SAN FRANCISCO (KPIX) — While concerns over the opioid epidemic have occupied a great deal of attention from the government and the media in the past year, another dangerous drug appears to be making a comeback.
While the focus of drug policymakers has been on the ugly effects of opiates, crystal meth use appears to be on the uptick as the drug floods the market in Northern California.
Chris Nielsen, Special Agent in Charge of the DEA’s San Francisco Division, says meth is back after having tapered off for years. After the government banned the over-the-counter sales of epinephrine in 2006, meth labs in individual houses have become rare.
Now, as depicted in the popular television show “Breaking Bad,” the drug is being produced in superlabs owned by Mexican drug gangs across the border.
“It’s some of the highest purity that we’ve ever seen. Somewhere in the ballpark of 97 percent pure,” explained Nielsen. “Prices are down and Mexican cartels are flooding this state with their poison.”
Meth can be transported as a liquid or a solid. Sometimes smugglers use unusual containers, such as in a recent DEA bust where some 500 pounds of the drug was found hidden inside Disney figurines.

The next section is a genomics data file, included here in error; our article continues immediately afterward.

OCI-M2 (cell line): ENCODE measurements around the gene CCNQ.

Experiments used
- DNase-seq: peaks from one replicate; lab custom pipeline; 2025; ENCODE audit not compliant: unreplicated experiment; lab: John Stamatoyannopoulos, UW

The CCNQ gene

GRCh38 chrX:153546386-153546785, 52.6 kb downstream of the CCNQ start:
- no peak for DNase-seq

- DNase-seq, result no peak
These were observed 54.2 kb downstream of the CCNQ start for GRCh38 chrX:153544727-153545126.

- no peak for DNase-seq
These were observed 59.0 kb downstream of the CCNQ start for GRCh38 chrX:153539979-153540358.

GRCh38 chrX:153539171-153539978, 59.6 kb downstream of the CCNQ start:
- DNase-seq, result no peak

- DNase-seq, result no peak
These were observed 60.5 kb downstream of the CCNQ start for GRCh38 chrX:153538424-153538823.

In just the last few years, the DEA’s San Francisco office says it has seized a marked increase of meth. In 2015, the agency took 1,085 pounds off the street. So far this year, the office is approaching 1,600 pounds of meth seized with another month to go.
DEA officials say the availability of meth has made it much less expensive and thus, much more accessible to folks who might not have that much money.
That may explain why more people can be seen walking the streets of San Francisco exhibiting the herky jerky movements common to users who are “tweaking.”
Dr. Barry Zevin is the medical director for the San Francisco Public Health Department’s homeless outreach team.
“Over the past five years, what we’ve seen is that methamphetamine has become the number one stimulant used by the patients I see,” said Zevin.
He says homeless people use the stimulant so they can stay up at night to watch the few belongings they own and also to protect their friends. But the increased use of the drug could explain the street violence that has been associated with homeless meth users.
“Methamphetamine use is really fueling that,” said Zevin. “People are having problems with essentially losing touch with reality and feeling paranoid, feeling like people are about to hurt them and that is leading to violence.”
Homeless man Jeffrey Suggs told KPIX he has not been driven to violence by meth, though he has had problems with the drug.
“I’ve had my issues with it. I’ve never attacked anyone,” said Suggs.
But Suggs does have a friend who was murdered by someone who was high on meth.
“He got assaulted. He didn’t go to the hospital and they found him dead in his apartment,” said Suggs.
Zevin tells KPIX that more than half the homeless people who are arrested for a psychiatric hold tested positive for meth.